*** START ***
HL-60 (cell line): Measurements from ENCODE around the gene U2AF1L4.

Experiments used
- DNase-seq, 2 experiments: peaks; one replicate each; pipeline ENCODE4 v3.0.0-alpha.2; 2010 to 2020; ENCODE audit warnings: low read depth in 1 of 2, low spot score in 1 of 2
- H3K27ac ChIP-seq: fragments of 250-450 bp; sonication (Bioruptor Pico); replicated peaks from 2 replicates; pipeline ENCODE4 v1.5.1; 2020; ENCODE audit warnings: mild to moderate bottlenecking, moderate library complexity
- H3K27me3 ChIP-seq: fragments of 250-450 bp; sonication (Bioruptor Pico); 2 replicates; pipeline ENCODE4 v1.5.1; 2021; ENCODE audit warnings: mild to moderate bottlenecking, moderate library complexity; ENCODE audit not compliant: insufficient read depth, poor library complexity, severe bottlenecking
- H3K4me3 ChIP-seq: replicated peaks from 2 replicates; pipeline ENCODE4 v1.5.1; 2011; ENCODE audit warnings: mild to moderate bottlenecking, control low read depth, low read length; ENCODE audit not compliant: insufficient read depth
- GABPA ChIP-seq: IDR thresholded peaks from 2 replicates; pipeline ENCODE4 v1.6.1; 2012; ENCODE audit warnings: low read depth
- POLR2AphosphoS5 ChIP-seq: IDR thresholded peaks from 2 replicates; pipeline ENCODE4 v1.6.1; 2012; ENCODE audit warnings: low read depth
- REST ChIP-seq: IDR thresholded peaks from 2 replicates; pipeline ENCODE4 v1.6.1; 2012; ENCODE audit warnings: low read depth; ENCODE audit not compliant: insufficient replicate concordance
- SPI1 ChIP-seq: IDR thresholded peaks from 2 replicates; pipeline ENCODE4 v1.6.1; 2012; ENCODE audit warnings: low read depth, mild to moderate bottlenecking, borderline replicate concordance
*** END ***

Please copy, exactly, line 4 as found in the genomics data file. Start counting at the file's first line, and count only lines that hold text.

- H3K27ac ChIP-seq: fragments of 250-450 bp; sonication (Bioruptor Pico); replicated peaks from 2 replicates; pipeline ENCODE4 v1.5.1; 2020; ENCODE audit warnings: mild to moderate bottlenecking, moderate library complexity